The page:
While Jetpacks have mostly been part of science fiction till now, Domino’s Pizza seems to have made it a reality.

From Mario to Dangerous Dave, Grand Theft Auto, and Subway Surfer, Jetpacks are part of life in the gaming community, and you don’t need to explain to a gamer how they work. For everyone else, however, Jetpacks are jet-powered devices that are wearable like a backpack and give the user the ability to fly.

While Jetpacks have mostly been part of science fiction till now, Domino’s Pizza seems to have made it a reality. In a video that has since gone viral, people at the Glastonbury Festival in the UK had pizzas delivered to them by what looks like flying spacemen. While many a reveler might have mistaken this for an alien invasion, it was in-fact delivery men from Domino’s Pizza wearing fully functional Jetpacks.

Image Credit: Dominos on Instagram

A brief history of the Rocketpack

Surprisingly, the first Jetpack, or “Rocketpack” as it was called back then, was envisioned over a century ago in 1919 by a Russian named Alexander Andreev. Though the design was patented and pretty simple comprising of a rocket engine mounted on a harness that could be worn like a backpack, a prototype was never built. It wasn’t until the 1950s that an American named Wendell Moore built the first working Jetpack called the Rocket Belt which was supposed to be used by the US Army.

The problem, however, was that the Rocket Belt was extremely difficult to fly even for experienced pilots which caused the Army to lose interest in the project. Interestingly enough, Sean Connery flew the Rocket Belt in James Bond Thunderball, and Michael Jackson flew it on stage during a 1992 concert.

While there were numerous more attempts throughout the 70s, 80s, and 90s, the recurring problem was how difficult these inventions were to fly. Even as late as 2020, pilot Vince Reffet fell 800 feet to his death during a training flight for a micro gas turbine-powered “Jet-Wing” invention. In fact, it wasn’t until 2 years ago in 2021 that UK-based firm Maverick Aviation Ltd. developed a Jetpack with an auto flight stabilization system. What’s interesting is the company’s CTO Matt Denton is an animatronics expert for Hollywood and has worked on all the Star Wars and Harry Potter movies. Flying this “Hands-Free” Jetpack is as easy as flying a drone and it can support a load of up to 150 kgs.

Image Credit: Dominos on Instagram

The Domino’s Jetpack

Getting back to the spacemen flying in to deliver pizzas at the Glastonbury Festival, the Jetpack or “Jestsuit” in question is one made by Gravity Industries, and invented by Richard Browning from the UK. Unlike the Maverick Jetpack, however, this one isn’t hands-free and consists of one turbine on the back and one turbine on each arm, the user then moves his arms and body to fly the jetpack which can take a bit of training to master.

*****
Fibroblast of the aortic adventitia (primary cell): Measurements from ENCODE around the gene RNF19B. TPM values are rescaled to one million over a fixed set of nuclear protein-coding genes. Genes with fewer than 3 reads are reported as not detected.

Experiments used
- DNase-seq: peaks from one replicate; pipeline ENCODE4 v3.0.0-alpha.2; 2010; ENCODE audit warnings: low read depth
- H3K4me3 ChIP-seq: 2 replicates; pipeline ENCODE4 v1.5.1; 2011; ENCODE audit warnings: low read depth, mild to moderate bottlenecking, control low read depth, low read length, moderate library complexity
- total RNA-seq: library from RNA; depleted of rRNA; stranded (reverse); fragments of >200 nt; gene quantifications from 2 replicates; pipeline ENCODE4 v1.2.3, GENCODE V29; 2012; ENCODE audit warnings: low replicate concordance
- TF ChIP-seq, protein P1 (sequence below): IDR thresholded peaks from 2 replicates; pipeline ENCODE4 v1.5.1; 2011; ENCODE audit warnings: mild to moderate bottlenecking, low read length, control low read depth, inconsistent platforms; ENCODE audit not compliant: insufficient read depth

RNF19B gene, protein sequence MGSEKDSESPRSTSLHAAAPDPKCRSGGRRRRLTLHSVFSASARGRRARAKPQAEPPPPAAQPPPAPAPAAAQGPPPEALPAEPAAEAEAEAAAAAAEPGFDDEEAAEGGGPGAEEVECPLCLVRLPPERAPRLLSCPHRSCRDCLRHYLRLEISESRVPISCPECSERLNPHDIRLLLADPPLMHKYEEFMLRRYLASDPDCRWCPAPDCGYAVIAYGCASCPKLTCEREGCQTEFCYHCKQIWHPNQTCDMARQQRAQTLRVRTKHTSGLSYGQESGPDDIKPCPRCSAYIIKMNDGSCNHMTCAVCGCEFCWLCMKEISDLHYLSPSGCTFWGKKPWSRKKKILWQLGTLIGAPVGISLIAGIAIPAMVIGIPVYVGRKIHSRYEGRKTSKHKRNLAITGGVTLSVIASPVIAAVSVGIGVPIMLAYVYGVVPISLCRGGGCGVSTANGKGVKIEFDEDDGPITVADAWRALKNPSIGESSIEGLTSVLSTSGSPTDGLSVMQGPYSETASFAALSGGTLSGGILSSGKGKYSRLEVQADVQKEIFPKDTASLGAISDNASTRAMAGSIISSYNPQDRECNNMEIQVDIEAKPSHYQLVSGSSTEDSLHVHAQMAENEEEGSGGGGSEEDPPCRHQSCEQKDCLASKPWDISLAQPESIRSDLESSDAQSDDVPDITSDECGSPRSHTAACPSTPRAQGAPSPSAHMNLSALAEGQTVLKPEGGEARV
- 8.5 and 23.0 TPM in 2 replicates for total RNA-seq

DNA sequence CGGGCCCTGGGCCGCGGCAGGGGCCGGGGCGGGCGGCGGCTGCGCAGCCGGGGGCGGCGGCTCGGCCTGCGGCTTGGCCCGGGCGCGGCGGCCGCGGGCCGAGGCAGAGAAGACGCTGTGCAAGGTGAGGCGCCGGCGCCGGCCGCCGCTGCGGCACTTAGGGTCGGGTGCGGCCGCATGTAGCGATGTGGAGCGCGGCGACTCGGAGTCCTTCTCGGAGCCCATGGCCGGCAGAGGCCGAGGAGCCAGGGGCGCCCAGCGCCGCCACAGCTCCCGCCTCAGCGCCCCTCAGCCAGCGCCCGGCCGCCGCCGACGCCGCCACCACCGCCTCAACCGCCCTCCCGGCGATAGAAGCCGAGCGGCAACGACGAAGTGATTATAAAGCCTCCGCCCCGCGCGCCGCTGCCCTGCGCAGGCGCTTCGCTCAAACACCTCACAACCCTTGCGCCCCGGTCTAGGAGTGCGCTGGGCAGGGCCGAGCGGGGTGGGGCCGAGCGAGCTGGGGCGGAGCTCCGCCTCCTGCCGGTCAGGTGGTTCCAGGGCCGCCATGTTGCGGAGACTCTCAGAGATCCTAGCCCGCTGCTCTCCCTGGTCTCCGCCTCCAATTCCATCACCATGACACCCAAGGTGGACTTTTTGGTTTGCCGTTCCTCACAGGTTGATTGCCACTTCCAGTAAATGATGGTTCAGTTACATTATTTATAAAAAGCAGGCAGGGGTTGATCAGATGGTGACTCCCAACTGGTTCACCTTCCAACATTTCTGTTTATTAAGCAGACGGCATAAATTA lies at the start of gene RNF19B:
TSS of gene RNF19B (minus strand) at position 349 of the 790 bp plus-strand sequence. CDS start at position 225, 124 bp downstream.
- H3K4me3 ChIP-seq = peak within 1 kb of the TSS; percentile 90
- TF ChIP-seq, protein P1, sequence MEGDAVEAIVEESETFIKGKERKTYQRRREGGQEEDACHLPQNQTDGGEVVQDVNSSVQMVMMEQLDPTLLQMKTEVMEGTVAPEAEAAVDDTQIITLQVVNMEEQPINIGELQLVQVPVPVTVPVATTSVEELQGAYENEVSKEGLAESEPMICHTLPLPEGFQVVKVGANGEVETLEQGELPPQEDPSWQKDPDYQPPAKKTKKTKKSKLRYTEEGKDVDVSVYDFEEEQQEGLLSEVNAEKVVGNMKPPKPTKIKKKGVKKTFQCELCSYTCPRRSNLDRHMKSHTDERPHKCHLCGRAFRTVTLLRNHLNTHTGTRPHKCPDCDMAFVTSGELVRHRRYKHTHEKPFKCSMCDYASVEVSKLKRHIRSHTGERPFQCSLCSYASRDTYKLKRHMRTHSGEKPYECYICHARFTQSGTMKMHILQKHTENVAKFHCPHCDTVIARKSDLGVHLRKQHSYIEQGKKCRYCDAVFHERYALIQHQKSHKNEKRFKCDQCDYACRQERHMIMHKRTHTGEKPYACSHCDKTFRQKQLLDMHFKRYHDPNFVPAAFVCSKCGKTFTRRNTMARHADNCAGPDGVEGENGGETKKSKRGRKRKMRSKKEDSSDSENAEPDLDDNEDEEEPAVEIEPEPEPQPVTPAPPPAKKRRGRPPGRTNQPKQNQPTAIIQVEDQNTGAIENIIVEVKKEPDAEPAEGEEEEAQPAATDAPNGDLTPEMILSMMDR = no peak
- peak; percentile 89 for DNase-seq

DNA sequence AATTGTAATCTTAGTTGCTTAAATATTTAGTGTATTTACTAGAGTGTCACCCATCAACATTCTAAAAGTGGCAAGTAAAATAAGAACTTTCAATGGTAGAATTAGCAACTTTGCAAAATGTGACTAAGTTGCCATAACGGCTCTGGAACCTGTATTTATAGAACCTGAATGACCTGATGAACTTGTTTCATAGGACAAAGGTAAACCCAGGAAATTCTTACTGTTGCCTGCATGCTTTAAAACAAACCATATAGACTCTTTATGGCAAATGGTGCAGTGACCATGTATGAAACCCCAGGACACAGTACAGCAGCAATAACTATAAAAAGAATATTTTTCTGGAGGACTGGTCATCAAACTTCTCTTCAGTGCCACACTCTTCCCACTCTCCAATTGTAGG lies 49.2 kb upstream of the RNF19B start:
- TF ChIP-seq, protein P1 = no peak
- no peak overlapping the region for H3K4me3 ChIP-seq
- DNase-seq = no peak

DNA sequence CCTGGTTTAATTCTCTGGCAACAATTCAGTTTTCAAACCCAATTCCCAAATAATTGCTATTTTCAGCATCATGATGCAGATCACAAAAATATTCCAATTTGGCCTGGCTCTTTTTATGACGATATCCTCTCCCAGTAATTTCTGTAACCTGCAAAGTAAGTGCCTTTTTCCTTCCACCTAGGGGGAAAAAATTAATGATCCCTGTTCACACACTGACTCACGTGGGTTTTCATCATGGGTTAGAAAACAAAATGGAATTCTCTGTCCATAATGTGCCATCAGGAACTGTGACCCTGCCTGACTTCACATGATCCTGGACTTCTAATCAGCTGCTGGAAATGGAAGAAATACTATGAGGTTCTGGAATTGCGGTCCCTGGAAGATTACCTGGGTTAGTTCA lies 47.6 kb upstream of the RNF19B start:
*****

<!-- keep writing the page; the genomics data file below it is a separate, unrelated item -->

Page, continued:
Once mastered, the company claims the Jetpack feels like an “extension of the person.” The price of this Jetsuit is a staggering $400,000 which is more expensive than some of the projected prices for flying cars we covered in a previous topic.

All is not lost, however, as Gravity also offers cheaper options to avail this human flight experience in the form of an “individual flight experience” for $3,500 and personalized flight training programs that cost $8,500. While the company has admitted that the use of its Jetsuits to keep pizza piping hot was an unusual application, to say the least, they’re optimistic about its further use in the food industry. The Jetsuit is also being put to use by the Royal Navy which has already demonstrated its ability to help soldiers fly between Battleships and Boats. Additionally, Gravity has also partnered with British Air Ambulance in an effort to help emergency workers reach critical patients in time.

Jetpacks for the Indian Army

The army has always been interested in Jetpacks, and for good reason, soldiers wouldn’t have to hike across inhospitable terrain like the mountains of Ladakh or the jungles of Karnataka and Tamil Nadu. Even in areas with landmines or improvised explosive devices, soldiers can simply fly over the area without triggering an explosion.

Bengaluru-based Absolute Composites is one of the frontrunners in the race to supply the army with 48 jetpacks. This jetpack is diesel-powered, has a range of 10 kilometers, and can fly for 8 minutes up to a height of 3,000 meters. Quite a few companies are vying for the contract from the Indian Army, however, including Gravity Industries that we just talked about. It will be interesting to see how the future of Jetpacks unfolds in India and across the world.

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With a background in Linux system administration, Nigel Pereira began his career with Symantec Antivirus Tech Support. He has now been a technology journalist for over 6 years and his interests lie in Cloud Computing, DevOps, AI, and enterprise technologies.

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